Philostratus in his Life of Appollonius of Tyana (c. 170-245 AD) gives the griffin a human face: "There are," replied Apollonius, "tall stories current which I cannot believe; for they say that the creature has four feet, and that his head resembles that of aman, but that in size it is comparable to a lion; while the tail of this animal puts out hairs a cubit long and sharp as thorns, which it shoots like arrows at those who hunt it" (transl. Conybeare 1912, Bk. 48).

    Pomponius Mela, in his geographical work De Situ Orbis ("The Situation of the World," c. 44 AD), describes the remote landscapes of India, Arabia, and Ethiopia. He places the griffins west of the Issedones near the mountain "Riphey," in Scythia (Pomponius Mela 1997, Bk. 2: 1). Solinus, in his Collectanea Rerum Memorabilium ("Collection of Remarkable Facts," c. 200 AD), borrowed from Pliny and Mela's works, as well as from other authors (cf Mommsen 1864). He situates the homeland of the griffins in the mountain Riphey, just as Mela did one hundred years earlier (Pomponius Mela 1997, Bk. 2: 1). Notably, Solinus is the first to change the griffin's attributes from a colourful animal, protecting its young from outsiders, into a ferocious beast, "cruel beyond all cruelty," and to the symbol of punishment for those controlled by avarice. But still, the griffin remains flightless despite wings:

    The Arimaspes, which are situated about Gesglithron, are a people that have but one eye. Beyond them and the Mountain Riphey is a country continually covered with snow, called Pteropheron. For the incessant falling of the hoarfrost and snow makes it look like feathers. A damned part of the world is it, and drowned by nature itself in the cloud of endless darkness, and utterly shut up in extreme cold as in a prison, even under the very North Pole. Only of all lands it knows no distinction of times, neither receives it anything else of the air than everlasting winter. In the Asiatik Scythia are rich lands, but notwithstanding that, uninhabitable.

    For whereas they abound in gold and precious stones, the Gryffons possess all, a most fierce kind of fowl, cruel beyond all cruelty, whose outrageousness stops all comers, so that hardly and seldom arrive any there. For as soon as they see them they tear them in pieces, as creatures made of purpose to punish the rashness of covetous folk. The Arimaspes fight with them to get away their precious stones (transl. Golding 1587: 15, 22. Quoted after Nigg 1999, 82).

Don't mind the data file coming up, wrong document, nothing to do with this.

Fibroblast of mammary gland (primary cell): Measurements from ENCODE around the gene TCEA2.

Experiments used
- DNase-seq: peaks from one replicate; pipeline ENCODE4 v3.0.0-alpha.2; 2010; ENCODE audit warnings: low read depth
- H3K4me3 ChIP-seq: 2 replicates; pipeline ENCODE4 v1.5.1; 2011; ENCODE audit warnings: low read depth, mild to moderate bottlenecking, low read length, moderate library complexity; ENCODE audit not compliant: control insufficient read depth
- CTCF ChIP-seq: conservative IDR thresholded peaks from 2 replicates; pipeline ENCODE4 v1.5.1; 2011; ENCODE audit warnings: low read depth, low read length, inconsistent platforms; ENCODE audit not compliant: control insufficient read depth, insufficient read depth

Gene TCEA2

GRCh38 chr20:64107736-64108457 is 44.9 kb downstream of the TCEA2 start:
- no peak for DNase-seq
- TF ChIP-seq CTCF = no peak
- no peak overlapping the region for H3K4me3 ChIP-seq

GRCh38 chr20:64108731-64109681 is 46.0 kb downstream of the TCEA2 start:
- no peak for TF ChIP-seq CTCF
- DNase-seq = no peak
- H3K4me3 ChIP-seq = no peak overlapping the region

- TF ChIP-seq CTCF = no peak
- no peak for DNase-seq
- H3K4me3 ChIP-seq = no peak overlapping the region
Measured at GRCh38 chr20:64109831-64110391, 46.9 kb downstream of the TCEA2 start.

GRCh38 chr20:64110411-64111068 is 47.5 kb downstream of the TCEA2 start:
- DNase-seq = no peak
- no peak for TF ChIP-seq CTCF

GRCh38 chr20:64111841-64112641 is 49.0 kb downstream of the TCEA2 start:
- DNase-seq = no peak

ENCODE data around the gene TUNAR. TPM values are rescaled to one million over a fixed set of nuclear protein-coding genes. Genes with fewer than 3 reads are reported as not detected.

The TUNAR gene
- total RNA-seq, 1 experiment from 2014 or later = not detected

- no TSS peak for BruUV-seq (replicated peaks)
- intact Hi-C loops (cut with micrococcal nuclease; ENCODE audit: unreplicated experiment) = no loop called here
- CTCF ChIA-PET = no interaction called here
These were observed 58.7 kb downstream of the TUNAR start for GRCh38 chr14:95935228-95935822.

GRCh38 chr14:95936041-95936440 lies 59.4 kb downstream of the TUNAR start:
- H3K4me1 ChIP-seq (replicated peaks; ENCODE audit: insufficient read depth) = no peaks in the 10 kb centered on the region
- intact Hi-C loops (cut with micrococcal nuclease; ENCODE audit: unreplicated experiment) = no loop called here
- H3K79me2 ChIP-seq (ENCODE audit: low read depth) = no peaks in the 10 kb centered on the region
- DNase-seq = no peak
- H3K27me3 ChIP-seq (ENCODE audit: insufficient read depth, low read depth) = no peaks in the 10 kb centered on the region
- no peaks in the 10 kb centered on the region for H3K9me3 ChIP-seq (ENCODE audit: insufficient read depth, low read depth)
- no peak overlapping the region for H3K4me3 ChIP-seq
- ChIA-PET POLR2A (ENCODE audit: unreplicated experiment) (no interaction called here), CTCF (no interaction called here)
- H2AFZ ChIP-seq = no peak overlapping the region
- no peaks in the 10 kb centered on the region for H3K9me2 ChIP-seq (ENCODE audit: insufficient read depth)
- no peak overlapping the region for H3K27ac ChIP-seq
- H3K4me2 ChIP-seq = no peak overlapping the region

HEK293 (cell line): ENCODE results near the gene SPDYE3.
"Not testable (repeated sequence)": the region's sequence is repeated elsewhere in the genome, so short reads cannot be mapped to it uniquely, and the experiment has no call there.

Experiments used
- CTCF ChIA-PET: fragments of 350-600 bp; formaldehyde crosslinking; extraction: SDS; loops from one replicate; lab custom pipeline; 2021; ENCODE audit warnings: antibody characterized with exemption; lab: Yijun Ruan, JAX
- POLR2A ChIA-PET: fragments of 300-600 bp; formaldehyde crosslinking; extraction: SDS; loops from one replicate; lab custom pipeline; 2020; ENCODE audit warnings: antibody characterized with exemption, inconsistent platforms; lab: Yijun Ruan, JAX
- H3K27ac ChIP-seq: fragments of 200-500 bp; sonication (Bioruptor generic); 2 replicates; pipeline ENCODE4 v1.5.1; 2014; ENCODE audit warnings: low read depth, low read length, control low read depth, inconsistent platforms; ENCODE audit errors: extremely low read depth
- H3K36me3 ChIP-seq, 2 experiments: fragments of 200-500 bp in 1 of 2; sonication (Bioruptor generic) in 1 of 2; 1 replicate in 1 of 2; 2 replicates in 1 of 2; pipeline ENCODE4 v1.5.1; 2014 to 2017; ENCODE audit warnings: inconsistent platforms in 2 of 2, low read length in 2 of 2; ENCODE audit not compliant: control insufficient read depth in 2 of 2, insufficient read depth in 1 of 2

Travellers' tales and historical events intermingled in the many versions of the "Romances of Alexander the Great," a body of folklore dating to about 400 AD. One episode shows the strength and cunning of Alexander, who can subdue even griffins. When he reaches the end of the known world, Alexander wants to conquer the sky, so he has a chariot built and four griffins tied to it with iron chains. Meat is suspended above their heads, so that when the griffins try to reach it they lift the chariot (Kellner 1996, 1255-60).

    It seems that much of the
    medieval griffin imagery was borrowed from both ancient Graeco-Roman and central Asian sources. Transmission of folklore between Christian Europe and the world of Islam flourished during the Moorish occupation of Spain (from 711 to the fifteenth century), as a result of the Crusades (1095 to the fifteenth century), and during the Turkish Wars.

    The Etymologies of Isidore of Seville (c. 560-636 AD) is not only the prototype of
    medieval bestiaries, but also the major reference for, and influence on, similar later works. Isidore presented real and imaginary creatures with a modern, objective perspective, as opposed to the typical Christian allegorical and emblematic method of the time. In his work, Isidore classifies the griffin under "beasts of prey," winged but flightless:

    The Gryphes are so called because they are winged quadrupeds. Thiskind of wild beast is found in the Hyperborean Mts. In every part of their body they are lions, and in wings and head are like eagles, and they are fierce enemies of horses. Moreover they tear men to pieces (Reydellet 1984, Bk. IX: 12, 2, and 17).